It’s been a while since my last post on Android apps for the classroom and I thought the upcoming BETT show 2012 would be a good excuse to write something about a few really interesting apps I have used to create resources about the Solar System. Another reason for blogging about this is to inform you about a series of workshops I will run on the ASUS stand at the BETT Show on the use of Android devices in Education. So, if you are going at BETT and if you are interested in how Android apps can be used in the classroom, join me any day from Tuesday 10th to Friday 13th January 2012. You can download the resources to run some of the activities described in this Blog post from this TES weblink. We will demonstrate other TES resources that can be used with Android devices at ASUS workshops and I will represent TES as the TES Science Lead starting this January, but this gives a good idea of some of the activities we will consider!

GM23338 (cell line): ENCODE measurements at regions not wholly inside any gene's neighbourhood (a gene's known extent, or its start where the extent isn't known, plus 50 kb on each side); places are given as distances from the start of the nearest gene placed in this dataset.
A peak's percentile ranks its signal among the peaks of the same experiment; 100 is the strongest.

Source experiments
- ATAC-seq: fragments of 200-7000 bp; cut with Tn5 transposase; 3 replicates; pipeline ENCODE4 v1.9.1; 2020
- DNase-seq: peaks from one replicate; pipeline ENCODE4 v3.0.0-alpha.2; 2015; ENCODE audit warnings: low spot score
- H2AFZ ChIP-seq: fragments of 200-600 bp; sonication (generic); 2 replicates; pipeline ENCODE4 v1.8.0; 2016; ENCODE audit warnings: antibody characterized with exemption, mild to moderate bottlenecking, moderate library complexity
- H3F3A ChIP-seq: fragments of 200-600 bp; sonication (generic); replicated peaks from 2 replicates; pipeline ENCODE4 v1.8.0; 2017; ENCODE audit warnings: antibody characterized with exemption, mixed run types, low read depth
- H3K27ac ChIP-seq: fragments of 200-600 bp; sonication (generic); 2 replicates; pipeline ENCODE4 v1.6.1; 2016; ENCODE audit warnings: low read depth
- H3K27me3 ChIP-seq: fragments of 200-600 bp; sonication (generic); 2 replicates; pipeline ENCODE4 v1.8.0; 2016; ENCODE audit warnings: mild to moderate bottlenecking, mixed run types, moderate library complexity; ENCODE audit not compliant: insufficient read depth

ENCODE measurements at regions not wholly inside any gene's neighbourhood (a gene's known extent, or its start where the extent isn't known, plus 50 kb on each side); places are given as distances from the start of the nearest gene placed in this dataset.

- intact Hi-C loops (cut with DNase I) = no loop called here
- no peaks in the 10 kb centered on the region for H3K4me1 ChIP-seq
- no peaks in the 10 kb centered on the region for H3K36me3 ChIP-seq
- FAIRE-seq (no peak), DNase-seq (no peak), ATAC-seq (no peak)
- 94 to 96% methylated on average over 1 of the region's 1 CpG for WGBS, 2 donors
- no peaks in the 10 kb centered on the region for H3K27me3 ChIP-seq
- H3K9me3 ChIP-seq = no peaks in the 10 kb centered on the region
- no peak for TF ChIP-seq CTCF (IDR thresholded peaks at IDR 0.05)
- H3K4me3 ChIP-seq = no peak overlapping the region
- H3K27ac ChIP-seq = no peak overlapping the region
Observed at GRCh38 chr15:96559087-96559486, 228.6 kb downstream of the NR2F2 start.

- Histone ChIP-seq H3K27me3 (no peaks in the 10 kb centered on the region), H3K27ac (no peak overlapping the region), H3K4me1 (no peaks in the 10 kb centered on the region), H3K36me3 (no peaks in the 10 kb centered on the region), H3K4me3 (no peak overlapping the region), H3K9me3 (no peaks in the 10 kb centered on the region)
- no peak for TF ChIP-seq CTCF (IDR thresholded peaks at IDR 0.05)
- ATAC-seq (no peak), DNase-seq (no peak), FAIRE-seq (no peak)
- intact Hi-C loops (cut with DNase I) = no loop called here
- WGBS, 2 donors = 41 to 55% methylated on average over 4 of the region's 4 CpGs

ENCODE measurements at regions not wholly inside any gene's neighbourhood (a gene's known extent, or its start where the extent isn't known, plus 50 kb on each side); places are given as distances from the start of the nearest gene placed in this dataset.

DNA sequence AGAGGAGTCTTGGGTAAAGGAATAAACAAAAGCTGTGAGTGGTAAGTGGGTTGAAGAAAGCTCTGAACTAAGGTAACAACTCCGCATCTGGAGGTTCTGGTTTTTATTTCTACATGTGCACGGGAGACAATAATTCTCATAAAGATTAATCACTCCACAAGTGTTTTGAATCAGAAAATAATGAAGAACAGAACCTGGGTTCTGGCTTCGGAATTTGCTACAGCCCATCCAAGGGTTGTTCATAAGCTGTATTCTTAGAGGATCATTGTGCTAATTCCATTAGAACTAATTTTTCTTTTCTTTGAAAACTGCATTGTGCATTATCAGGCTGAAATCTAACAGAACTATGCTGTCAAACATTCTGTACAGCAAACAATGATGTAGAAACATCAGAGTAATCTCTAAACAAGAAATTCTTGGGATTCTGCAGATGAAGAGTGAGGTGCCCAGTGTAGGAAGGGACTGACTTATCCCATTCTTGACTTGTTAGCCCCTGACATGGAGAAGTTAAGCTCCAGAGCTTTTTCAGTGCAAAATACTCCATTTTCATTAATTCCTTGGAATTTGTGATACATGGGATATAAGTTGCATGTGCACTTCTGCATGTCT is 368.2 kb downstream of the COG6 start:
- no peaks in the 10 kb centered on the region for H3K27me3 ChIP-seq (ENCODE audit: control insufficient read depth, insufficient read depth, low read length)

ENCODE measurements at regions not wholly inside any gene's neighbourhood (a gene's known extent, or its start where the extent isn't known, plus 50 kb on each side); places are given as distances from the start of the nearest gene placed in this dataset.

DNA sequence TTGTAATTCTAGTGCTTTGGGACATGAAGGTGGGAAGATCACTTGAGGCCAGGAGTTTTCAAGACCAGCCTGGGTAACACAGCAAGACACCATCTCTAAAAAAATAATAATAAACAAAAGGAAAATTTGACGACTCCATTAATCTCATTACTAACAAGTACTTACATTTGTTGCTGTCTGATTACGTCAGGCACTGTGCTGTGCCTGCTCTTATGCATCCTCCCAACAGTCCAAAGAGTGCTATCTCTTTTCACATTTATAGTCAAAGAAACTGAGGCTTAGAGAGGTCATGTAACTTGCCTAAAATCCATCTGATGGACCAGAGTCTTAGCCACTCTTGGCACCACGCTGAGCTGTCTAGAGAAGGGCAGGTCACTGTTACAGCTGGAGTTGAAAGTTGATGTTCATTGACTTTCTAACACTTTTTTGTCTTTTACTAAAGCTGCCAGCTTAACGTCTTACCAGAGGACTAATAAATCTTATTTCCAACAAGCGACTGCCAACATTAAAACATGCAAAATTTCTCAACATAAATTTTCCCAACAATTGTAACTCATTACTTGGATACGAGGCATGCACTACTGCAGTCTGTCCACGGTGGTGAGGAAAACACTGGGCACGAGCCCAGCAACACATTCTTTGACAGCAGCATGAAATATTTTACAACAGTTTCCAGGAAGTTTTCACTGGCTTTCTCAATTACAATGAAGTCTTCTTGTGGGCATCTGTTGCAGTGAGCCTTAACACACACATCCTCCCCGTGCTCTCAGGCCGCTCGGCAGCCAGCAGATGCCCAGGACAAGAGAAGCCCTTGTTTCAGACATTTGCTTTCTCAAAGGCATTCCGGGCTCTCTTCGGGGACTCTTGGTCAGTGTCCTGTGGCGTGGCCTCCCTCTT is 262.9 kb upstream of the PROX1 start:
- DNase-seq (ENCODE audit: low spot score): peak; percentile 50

The resources in the link above were created with the ASUS Eee Pad tablet in mind, but they would work very well with other Android devices.
This app is just great! It lets you point your Android device at the sky in front of you and it shows a map of the stars and planets for that particular place and time of the year. But the most impressive feature it the Time Travel function, which lets you set a particular date and time in the past, or future, to see what the sky would look like. So, for example, you could ask your learners to describe what stars and planets Prince William and Kate would have seen on the night of their wedding. You can also search for a particular object in the sky, so if you want to find the position of Mars, you can can type Mars in the search and an arrow pointing at the planet will appear and you can then follow the arrow with your device until you find the object you searched for!
I have already blogged about this app, but I have added it to this resource because it gives good opportunities to develop Numeracy Skills in your learners by comparing magnitudes, orbital period, etc…
This app is even simpler than the previous one, but it is a great way to visualise the size of the planets to scale.
Have a look at the resource I uploaded on the TES website and leave a comment with your thoughts about it, please.
I hope to see many of you at the ASUS stand during the BETT Show.